I’ve tallied up the results of the 25 people who participated (the full spreadsheet can be found here).

First the Governors race:

The hive mind of BMG believes that Grossman, Coakley, and Berwick will make the cut and garner the 15% needed to get on the primary ballot. In fact, of these three candidates, only Coakley had a less than 100% prediction to make the cut (Coakley @ 96%). 24 of the 25 votes (96%) had Grossman garnering the most delegates while 4% had Berwick as the leader. Kayyem on average only achieved 12% with 40% of results believing she would make the necessary 15%.There wasn’t a single response that believed Avellone would make the cut.

The Globe's advice to the Dems

I heartily agree with Dave and several commenters that the worst thing in the Globe editorial - and it is awful - is advising Dems to "avoid[] special interests" and then only mentioning public employee unions as a special interest worth avoiding. Really, there aren't any others? What about giant companies demanding big tax breaks and then not even living up to their side of the deal, for God's sake? Don't those count as "special interests" worth standing up to? The Globe's pervasive anti-union bias is really getting tiresome. - promoted by david

I’ll take David up on his suggestion that we post comments on today’s Globe editorial about the gubernatorial candidates. The editorial is pretty unintentionally hilarious overall, although I do agree with the recommendation that the candidates should revisit mandatory sentencing guidelines.  I also am open to the argument about removing the 15% rule at the convention.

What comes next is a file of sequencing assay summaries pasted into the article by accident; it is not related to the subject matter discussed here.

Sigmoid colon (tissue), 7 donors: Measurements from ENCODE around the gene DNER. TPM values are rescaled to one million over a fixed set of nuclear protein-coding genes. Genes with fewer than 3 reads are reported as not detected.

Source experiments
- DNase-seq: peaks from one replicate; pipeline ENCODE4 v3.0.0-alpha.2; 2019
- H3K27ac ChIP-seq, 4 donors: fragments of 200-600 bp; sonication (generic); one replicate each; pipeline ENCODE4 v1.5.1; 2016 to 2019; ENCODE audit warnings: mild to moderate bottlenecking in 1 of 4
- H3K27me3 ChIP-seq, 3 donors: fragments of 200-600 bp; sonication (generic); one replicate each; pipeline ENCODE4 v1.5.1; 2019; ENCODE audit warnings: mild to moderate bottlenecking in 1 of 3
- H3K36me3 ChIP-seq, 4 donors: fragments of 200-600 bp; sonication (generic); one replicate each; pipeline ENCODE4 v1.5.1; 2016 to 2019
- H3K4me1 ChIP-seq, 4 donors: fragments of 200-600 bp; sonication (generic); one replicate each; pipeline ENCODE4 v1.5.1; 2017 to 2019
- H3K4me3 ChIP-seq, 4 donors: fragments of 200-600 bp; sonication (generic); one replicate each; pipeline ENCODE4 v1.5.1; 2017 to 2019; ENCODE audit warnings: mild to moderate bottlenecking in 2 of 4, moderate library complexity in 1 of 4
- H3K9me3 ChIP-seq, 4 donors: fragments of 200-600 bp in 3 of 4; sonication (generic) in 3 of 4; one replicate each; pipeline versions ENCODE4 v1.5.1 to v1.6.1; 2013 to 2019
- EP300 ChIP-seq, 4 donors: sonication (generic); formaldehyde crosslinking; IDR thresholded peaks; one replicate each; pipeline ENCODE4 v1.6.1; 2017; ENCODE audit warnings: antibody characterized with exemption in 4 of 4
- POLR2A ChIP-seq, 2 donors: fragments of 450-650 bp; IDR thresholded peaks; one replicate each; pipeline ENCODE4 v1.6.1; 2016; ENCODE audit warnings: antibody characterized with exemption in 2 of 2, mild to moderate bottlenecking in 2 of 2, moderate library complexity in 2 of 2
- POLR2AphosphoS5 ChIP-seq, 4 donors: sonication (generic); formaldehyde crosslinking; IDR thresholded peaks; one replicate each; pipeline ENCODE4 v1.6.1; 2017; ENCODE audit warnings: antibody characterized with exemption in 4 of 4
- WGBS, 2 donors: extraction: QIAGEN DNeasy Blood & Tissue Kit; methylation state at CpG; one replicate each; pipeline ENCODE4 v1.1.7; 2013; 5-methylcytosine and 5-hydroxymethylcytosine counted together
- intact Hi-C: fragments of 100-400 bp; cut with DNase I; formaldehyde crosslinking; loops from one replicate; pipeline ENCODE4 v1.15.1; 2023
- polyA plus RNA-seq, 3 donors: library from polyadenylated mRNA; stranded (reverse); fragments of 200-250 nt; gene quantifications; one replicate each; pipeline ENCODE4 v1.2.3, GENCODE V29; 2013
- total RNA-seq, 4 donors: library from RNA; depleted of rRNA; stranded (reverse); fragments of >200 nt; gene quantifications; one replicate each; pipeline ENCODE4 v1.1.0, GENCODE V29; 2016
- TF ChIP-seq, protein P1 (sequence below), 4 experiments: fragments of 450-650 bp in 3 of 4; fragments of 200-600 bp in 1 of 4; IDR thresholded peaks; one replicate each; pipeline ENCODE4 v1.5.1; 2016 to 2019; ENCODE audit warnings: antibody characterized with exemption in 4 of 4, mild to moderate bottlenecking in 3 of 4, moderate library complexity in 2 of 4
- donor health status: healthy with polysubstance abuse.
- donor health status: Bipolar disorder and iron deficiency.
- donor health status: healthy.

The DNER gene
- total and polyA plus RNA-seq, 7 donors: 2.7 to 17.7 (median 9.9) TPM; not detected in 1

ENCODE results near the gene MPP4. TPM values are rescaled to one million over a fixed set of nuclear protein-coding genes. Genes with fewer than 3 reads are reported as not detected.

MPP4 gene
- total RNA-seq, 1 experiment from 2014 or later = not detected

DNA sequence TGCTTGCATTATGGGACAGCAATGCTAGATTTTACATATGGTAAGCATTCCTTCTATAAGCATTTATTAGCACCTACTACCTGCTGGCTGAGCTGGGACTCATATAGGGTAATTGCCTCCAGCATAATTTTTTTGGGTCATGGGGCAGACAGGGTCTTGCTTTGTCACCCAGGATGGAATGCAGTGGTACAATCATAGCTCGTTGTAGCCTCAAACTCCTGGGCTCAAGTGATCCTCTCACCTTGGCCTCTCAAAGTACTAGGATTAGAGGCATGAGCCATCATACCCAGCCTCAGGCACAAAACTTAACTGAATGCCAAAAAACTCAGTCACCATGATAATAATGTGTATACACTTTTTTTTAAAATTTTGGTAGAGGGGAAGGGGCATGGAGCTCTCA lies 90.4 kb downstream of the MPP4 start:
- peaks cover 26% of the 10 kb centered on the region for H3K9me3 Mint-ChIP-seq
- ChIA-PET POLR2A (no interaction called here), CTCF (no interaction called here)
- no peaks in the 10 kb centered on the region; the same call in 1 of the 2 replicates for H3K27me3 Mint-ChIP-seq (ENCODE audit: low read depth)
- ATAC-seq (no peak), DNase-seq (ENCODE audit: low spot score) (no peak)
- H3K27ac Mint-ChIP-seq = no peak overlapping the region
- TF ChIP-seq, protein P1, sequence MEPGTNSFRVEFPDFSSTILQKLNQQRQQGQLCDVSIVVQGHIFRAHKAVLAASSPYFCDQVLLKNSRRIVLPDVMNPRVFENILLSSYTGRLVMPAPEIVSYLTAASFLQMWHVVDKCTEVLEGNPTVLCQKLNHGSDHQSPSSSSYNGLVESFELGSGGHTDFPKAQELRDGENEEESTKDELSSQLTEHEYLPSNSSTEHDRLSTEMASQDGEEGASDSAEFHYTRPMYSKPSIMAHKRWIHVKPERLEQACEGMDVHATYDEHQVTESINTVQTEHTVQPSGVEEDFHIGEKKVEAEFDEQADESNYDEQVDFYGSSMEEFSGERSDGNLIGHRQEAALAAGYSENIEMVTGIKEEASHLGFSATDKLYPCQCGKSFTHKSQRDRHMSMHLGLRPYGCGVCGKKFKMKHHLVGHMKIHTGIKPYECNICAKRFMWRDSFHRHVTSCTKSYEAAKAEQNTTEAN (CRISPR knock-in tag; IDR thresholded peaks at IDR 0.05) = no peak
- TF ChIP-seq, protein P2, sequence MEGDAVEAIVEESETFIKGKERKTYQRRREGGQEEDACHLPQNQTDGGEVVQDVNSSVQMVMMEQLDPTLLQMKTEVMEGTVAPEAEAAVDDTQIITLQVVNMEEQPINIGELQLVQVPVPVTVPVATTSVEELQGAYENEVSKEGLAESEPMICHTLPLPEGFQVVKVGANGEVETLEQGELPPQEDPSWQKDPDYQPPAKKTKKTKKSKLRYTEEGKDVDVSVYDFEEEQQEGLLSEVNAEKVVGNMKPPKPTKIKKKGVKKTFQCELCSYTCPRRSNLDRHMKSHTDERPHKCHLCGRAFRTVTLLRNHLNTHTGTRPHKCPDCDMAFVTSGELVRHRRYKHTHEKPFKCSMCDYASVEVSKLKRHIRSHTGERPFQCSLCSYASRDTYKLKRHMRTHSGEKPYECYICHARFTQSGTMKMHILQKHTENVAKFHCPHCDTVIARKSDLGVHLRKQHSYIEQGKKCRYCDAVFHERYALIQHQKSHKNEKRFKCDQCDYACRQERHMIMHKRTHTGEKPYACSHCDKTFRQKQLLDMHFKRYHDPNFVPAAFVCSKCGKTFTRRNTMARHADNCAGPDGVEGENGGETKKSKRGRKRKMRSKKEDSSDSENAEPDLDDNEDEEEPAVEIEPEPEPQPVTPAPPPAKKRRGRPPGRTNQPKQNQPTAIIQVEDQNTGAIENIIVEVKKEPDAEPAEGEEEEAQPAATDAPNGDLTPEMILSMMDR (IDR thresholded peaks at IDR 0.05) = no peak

Overall, though, the advice offered to the candidates was fairly bland and condescending, and most notably lacking was the discussion in the editorial on “avoiding special interests,” which mentions only one such interest — state employee unions.  The editorial suggests that the Democratic candidates should be mindful that:

…upscale suburban voters don’t entirely trust the Democrats to stand up to unreasonable demands from government employees and labor unions.

Wow, where to start with that.  The only special interest on Beacon Hill we have to be concerned about is state employees and their labor unions?  What unreasonable demands are they making?  And what about the casino interests?  The gun lobby?  And “upscale suburban voters?”  What’s up with that?  People in urban areas do trust state employees, but upscale suburban voters don’t? I don’t get it.

I also thought the discussion on defining Patrick’s legacy was pretty sparse.  But like David, I don’t have a lot of time to get into it, so maybe others can comment.

Predict the convention results!

Ooooh, parlor games!